Now that capitalism is undergoing another economic crisis like it did in the Thirties and Forties, the forces of reaction in America have become let loose. They want a fascist dictatorship like the ones which reduced Europe to a rubble in the Forties. The neocons forget or don’t kno that fascism arose because of the economic crisis; fascism is an emergency political regime that is based upon repression. Hitler, known to the pigs as the leech who rebuilt Germany in twelve years, is also the one who employed armed managers (the Gestapo, the SS and the army) to enforce production quotas from workers. Mussolini, Franco and Salazar used similar tactics.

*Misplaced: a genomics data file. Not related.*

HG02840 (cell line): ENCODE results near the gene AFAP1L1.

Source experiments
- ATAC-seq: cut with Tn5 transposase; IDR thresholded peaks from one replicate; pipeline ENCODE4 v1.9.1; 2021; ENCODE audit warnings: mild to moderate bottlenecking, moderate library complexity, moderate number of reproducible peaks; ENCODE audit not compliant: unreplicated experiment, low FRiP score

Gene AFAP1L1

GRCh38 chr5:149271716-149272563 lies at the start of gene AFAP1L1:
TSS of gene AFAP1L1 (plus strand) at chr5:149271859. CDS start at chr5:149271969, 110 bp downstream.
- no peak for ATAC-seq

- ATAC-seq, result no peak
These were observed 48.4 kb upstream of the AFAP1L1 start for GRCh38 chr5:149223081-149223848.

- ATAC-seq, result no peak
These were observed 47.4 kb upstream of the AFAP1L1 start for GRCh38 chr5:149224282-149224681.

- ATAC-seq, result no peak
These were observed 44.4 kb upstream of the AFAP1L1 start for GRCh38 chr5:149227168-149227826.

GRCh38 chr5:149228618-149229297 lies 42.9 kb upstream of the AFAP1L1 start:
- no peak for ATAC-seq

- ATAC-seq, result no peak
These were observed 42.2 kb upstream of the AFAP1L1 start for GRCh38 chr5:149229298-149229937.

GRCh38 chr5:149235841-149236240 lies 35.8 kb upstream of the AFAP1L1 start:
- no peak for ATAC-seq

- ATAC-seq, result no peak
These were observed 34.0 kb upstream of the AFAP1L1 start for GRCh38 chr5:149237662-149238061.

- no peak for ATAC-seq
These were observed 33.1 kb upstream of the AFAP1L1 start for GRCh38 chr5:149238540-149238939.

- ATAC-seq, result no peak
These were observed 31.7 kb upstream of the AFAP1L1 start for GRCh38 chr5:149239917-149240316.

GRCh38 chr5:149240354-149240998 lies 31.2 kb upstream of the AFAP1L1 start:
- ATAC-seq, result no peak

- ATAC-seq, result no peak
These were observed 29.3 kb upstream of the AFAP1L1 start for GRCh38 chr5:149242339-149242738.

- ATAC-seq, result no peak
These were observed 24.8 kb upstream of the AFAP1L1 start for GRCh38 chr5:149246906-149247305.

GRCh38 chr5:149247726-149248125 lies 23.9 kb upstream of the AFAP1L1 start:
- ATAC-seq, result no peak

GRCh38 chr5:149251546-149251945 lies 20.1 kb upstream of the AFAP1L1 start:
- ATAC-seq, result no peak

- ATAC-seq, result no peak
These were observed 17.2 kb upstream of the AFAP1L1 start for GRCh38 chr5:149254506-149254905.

While the neoconservative reactionaries in this country try to stampede the masses by saying they don’t want socialism, the Keynesian capitalism upon which FDR modeled the US economic recovery still was based upon Jim Crow and colonialism. African people have walked away from slavery and Jim Crow, and we will fight to the death before we ever return to that. We refuse to submit to any system referred to as “voodoo economics” by its own neocon proponents.
We must be clear, as black workers in America, that our efforts have built this country and so we have an important voice to be raised. The interests which we seek to articulate must no longer be coopted by interpreters or middle class aspirants. Let them speak for themselves or their own class interests. We can speak for ourselves, and we have little to no relationship to the Democratic Party or the GOP.